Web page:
But how can this be sustainable? That’s the most difficult part of the whole thing. If you win something that you don’t like, would you play it again? Remember, you need to wait 6 hours. Or if you lose every time? Or if actually you don’t have spare time to play and you know you will lose it anyway? There is a world of possibilities and experiences here. So if you have a bad experience, would that influence the experience with the brand? It all sounds fun in the beginning. And what if you can’t use your phone in the streets because it is dangerous?
My conclusion of this is: brands could benefit from it if it is an event with beginning, middle and an end – not as an on-going experience that will be there forever. Brands should make sure that the experience is positive in the beginning and sustain it until the end – and after that move to another level. Since players evolve in the game, people might lose interest, they might move on and find other interesting things to do.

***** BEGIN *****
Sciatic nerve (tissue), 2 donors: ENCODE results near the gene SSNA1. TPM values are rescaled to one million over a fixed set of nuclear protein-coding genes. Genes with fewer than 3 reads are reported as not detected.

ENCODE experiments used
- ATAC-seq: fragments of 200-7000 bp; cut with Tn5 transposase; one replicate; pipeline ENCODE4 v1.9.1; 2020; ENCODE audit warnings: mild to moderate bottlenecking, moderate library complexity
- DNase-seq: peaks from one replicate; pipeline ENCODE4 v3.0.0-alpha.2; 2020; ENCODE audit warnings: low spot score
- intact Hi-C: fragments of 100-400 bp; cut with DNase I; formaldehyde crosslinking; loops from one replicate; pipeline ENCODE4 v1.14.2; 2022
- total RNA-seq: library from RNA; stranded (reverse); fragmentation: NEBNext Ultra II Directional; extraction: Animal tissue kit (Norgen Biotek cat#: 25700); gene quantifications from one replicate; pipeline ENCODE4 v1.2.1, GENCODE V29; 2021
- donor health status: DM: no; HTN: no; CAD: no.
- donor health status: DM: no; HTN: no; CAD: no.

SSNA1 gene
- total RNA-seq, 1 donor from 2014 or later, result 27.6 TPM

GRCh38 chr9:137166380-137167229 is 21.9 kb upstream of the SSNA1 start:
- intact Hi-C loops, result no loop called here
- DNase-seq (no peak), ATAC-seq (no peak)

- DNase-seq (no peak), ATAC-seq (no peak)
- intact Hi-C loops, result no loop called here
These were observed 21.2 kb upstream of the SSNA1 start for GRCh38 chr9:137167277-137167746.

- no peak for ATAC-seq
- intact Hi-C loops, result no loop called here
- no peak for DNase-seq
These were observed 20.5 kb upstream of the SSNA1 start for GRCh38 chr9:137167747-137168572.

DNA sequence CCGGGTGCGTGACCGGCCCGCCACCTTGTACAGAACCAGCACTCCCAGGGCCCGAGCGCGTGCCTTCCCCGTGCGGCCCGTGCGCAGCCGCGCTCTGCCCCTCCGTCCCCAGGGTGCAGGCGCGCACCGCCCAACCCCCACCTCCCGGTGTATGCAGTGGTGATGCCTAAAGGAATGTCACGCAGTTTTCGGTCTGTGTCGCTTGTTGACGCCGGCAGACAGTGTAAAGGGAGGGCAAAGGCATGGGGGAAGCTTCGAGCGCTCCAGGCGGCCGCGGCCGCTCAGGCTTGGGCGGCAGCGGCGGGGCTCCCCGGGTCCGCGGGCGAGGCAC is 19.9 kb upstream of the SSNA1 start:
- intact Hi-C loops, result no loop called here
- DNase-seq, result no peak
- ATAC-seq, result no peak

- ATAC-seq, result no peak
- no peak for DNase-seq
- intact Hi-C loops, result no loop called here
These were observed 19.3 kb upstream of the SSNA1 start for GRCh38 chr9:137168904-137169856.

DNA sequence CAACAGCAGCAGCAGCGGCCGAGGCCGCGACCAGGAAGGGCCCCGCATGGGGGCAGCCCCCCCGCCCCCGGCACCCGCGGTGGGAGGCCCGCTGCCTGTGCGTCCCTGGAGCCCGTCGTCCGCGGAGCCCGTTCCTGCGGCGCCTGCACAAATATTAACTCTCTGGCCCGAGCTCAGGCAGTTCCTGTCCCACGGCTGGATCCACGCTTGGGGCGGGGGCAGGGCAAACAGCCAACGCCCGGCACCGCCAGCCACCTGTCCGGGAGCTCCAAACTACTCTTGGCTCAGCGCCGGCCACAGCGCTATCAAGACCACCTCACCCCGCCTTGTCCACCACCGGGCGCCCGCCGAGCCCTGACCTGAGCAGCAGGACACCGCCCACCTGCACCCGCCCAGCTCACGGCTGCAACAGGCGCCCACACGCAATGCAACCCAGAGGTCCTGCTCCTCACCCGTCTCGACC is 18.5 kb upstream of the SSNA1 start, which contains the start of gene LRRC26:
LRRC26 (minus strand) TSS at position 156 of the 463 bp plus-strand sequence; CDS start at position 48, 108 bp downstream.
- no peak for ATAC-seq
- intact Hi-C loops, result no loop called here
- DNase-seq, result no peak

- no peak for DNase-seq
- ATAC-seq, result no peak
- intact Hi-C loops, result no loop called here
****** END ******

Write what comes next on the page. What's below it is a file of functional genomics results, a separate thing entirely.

This post is just to avoid the usual misconceptions between gamification and games. Although the names are very similar, they are not the same thing. In fact, they are not the same thing at all. There are three words that address gamification: motivation, persuasion and games. Not to mention, gamification is often discussed as a Design strategy. I must admit that in that case, I totally agree. Gamification is a design process and a design choice. However, in which way? Gamification as game design elements?
Gamification had its first definition as the utilisation of game design elements into non-gaming contexts. Well, we have been using games in non-gaming contexts through serious games and persuasive games. Although the idea is actually the implementation of those game mechanics, the focus on the game design elements pushes the application of gamification towards game-like activities. This approach makes everything look like a game and in fact, it might be not exactly like a game at all. Gamification goes beyond that.